Lithium Battery Breakthrough

This news could not be better in terms of energy storage technologies. We now have a way to manufacture a composite using nano sized carbon fibers which is also non reactive and permits simple wicking of other substances. We can do this with molten sulphur but what is to stop us from doing the same with any and all other molten elements.

Recall that carbon and here we are working with elemental carbon has the highest melting point of any and all elements. I made use of that obscure fact to argue the existence of a carbon layer slip plane between the earth’s crust and the core. The same fact allows us to create full range of carbon based composites with the various elements.

Thus a woven carbon sheet might be dipped in molten titanium to form an advanced material superior to anything otherwise possible.

This and previously reported advances in lithium battery technology is speeding us toward the super battery that is a full order of magnitude superior to what is now possible.

It used to be that a bright young mind could tear apart a device and sort of figure out how it might work. That day is long past. Now we will be confronted with products whose critical structure will be invisible even under a microscope. Sort of like an UFO.

Major Breakthrough In Lithium Battery Technology

by Staff Writers
Ontario, Canada (SPX) May 21, 2009

An NSERC-funded lab at the University Of Waterloo has laid the groundwork for a lithium battery that can store and deliver more than three times the power of conventional lithium ion batteries.

The research team of professor Linda Nazar, graduate student David Xiulei Ji and postdoctoral fellow Kyu Tae Lee are one of the first to demonstrate robust electrochemical performance for a lithium-sulphur battery. The finding is reported in the on-line issue of Nature Materials.

The prospect of lithium-sulphur batteries has tantalized chemists for two decades, and not just because successfully combining the two chemists delivers much higher energy densities.

Sulphur is cheaper than many other materials currently used in lithium batteries. It has always showed great promise as the ideal partner for a safe, low cost, long lasting rechargeable battery, exactly the kind of battery needed for energy storage and transportation in a low carbon emission energy economy.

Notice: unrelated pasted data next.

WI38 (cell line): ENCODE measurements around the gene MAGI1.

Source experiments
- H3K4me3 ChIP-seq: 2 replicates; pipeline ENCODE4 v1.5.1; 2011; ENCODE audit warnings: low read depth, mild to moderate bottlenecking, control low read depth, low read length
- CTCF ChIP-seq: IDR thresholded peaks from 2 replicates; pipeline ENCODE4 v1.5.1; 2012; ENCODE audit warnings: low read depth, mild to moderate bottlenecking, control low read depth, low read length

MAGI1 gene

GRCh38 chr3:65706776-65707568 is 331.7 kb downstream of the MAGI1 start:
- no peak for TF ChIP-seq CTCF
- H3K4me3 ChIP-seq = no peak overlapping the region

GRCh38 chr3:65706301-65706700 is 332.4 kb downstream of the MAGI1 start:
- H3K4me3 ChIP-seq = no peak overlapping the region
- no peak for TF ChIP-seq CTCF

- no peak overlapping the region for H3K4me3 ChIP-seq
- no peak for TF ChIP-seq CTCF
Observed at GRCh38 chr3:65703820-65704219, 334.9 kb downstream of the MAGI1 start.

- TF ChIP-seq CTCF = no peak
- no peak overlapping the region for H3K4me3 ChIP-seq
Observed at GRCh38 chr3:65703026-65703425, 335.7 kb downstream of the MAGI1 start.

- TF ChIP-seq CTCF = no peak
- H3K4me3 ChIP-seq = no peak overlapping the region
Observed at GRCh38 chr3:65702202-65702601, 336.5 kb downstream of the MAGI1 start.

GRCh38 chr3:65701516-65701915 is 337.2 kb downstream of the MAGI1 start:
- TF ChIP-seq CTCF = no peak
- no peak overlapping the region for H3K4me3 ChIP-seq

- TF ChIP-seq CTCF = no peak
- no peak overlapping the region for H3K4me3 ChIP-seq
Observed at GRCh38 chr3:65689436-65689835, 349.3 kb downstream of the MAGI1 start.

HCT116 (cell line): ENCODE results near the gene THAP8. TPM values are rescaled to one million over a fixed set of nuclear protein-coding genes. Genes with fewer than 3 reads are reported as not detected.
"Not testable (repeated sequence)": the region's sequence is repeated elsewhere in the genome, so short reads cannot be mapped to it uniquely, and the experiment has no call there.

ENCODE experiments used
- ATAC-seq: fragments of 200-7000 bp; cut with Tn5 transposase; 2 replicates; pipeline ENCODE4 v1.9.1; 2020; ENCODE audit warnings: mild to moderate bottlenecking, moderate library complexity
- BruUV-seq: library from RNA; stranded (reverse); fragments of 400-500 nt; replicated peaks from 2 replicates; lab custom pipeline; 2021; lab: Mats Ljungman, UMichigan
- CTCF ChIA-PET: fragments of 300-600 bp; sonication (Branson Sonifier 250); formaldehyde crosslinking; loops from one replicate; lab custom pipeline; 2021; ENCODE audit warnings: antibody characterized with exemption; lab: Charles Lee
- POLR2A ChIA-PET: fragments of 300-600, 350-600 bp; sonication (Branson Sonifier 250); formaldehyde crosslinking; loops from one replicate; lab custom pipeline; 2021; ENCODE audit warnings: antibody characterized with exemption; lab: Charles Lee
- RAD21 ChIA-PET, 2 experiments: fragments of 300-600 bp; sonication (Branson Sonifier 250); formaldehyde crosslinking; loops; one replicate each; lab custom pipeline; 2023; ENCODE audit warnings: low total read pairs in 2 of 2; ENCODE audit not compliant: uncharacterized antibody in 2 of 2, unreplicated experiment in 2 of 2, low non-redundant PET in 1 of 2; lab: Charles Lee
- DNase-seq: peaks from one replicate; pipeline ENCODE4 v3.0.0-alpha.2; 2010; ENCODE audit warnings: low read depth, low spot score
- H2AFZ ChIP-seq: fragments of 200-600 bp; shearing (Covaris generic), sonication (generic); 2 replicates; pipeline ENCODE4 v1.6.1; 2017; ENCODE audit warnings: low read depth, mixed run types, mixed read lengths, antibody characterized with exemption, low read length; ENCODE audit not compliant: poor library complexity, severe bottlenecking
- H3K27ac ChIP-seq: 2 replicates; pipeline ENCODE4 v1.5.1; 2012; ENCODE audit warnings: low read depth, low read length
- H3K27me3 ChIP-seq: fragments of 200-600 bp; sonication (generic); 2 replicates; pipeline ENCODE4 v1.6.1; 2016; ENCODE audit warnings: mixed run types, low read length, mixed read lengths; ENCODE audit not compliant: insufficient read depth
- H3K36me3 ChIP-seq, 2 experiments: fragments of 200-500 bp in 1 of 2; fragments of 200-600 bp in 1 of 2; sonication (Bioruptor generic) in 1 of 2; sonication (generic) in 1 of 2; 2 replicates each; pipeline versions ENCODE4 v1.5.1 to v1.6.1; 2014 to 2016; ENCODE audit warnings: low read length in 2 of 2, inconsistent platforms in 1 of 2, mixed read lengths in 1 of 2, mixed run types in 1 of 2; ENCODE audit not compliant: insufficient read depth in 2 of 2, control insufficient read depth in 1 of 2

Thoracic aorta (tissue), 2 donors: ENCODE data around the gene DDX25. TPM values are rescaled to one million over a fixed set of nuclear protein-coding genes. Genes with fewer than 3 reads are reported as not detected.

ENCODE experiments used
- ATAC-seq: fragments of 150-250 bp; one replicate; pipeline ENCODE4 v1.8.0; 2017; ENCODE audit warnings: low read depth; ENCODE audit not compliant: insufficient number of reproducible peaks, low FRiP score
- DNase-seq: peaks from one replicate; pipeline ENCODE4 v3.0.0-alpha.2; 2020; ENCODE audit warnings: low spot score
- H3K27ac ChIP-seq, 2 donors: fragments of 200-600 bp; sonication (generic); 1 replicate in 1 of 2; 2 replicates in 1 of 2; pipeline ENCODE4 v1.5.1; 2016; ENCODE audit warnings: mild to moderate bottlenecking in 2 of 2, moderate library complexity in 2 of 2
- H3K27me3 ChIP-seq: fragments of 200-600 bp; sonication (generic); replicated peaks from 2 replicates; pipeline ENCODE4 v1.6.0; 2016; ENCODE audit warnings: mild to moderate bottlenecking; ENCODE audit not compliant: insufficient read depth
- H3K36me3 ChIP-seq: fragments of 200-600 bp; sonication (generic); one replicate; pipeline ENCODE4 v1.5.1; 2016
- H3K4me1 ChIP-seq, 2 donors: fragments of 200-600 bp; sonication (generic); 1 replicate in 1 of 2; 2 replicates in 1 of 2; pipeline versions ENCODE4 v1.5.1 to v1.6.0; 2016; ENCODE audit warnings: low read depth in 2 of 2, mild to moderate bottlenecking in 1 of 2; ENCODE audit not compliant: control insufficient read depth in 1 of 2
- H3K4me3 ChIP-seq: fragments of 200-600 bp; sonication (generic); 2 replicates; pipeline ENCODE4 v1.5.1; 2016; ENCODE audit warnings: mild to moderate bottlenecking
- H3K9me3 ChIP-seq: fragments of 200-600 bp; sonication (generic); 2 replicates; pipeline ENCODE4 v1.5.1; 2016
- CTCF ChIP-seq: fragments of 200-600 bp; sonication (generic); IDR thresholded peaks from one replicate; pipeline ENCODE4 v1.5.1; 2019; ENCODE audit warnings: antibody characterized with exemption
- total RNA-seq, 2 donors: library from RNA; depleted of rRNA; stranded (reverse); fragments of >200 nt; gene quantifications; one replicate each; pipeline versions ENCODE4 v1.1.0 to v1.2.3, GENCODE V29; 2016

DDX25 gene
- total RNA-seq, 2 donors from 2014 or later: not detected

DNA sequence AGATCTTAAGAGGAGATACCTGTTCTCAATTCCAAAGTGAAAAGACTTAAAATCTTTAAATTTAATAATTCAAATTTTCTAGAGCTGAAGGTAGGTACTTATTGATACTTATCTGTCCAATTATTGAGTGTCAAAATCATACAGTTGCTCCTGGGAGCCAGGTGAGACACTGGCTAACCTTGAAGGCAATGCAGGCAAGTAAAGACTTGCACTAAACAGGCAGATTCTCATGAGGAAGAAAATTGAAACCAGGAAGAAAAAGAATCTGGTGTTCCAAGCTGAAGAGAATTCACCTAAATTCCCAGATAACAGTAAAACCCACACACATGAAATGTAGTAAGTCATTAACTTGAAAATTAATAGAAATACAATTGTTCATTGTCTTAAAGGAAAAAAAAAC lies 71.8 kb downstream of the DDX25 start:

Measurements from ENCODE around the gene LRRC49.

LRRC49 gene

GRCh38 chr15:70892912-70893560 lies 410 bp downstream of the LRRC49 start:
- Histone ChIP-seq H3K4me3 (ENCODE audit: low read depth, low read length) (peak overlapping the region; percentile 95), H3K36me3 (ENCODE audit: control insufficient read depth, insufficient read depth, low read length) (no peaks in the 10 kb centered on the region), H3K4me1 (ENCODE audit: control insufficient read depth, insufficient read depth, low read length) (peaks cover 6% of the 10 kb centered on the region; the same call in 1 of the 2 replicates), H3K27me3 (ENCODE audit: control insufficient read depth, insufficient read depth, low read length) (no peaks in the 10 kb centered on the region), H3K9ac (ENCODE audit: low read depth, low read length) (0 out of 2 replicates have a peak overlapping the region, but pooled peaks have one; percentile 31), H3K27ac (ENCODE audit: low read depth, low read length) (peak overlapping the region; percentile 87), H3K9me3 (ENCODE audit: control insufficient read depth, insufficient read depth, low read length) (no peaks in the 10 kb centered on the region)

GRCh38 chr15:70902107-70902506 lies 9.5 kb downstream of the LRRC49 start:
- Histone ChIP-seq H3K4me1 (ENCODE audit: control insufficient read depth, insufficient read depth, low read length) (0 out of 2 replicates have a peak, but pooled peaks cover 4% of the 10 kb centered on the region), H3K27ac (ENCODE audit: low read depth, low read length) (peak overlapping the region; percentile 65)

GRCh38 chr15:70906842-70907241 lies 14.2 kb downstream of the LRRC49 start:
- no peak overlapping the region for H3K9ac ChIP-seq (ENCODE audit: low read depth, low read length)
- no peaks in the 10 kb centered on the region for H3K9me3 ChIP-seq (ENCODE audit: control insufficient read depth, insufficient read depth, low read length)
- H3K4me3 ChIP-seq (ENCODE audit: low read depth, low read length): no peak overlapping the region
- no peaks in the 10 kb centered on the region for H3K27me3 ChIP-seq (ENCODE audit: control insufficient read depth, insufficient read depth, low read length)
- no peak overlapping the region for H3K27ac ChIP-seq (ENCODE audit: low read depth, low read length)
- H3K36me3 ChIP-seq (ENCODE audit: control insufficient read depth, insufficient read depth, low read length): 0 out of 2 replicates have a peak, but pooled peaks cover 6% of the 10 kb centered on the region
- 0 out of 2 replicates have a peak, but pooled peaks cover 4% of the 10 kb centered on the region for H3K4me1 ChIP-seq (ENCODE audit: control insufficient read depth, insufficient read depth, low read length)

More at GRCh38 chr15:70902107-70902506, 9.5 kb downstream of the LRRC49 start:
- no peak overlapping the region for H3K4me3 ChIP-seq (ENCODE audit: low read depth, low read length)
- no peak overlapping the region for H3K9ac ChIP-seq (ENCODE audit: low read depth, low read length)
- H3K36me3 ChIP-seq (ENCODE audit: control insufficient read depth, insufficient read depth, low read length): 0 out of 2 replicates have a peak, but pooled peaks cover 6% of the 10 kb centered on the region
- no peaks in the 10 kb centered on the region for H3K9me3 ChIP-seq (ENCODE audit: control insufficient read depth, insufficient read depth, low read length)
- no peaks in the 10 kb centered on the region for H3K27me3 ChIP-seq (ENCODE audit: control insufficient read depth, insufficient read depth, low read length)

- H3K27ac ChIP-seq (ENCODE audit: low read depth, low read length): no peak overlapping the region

"The difficult challenge was always the cathode, the part of the battery that stores and releases electrons in the charge and recharge cycles," said Dr. Nazar. "To enable a reversible electrochemical reaction at high current rates, the electrically-active sulphur needs to remain in the most intimate contact with a conductor, such as carbon."

The Canadian research team leap-frogged the performance of other carbon-sulphur combinations by tackling the contact issue at the nanoscale level.

Although they say the same approach could be used with other materials, for their proof of concept study they chose a member of a highly structured and porous carbon family called mesoporous carbon. At the nanoscale level, this type of carbon has a very uniform pore diameter and pore volume.

Using a nanocasting method, the team assembled a structure of 6.5 nanometre thick carbon rods separated by empty three to four nanometre wide channels. Carbon microfibres spanning the empty channels kept the voids open and prevented collapse of the architecture.

Filling the tiny voids proved simple. Sulphur was heated and melted. Once in contact with the carbon, it was drawn or imbibed into the channels by capillary forces, where it solidified and shrunk to form sulphur nanofibres.

Scanning electron microscope sections revealed that all the spaces were uniformly filled with sulphur, exposing an enormous surface area of the active element to carbon and driving the exceptional test results of the new battery.

"This composite material can supply up to nearly 80 percent of the theoretical capacity of sulphur, which is three times the energy density of lithium transition metal oxide cathodes, at reasonable rates with good cycling stability," said Dr. Nazar.

What is more, the researchers say, the high capacity of the carbon to incorporate active material opens the door for similar "imbibed" composites that could have applications in many areas of materials science.

The research team continues to study the material to work out remaining challenges and refine the cathode's architecture and performance.

Dr. Nazar said a patent has been filed, and she is reviewing options for commercialization and practical applications.

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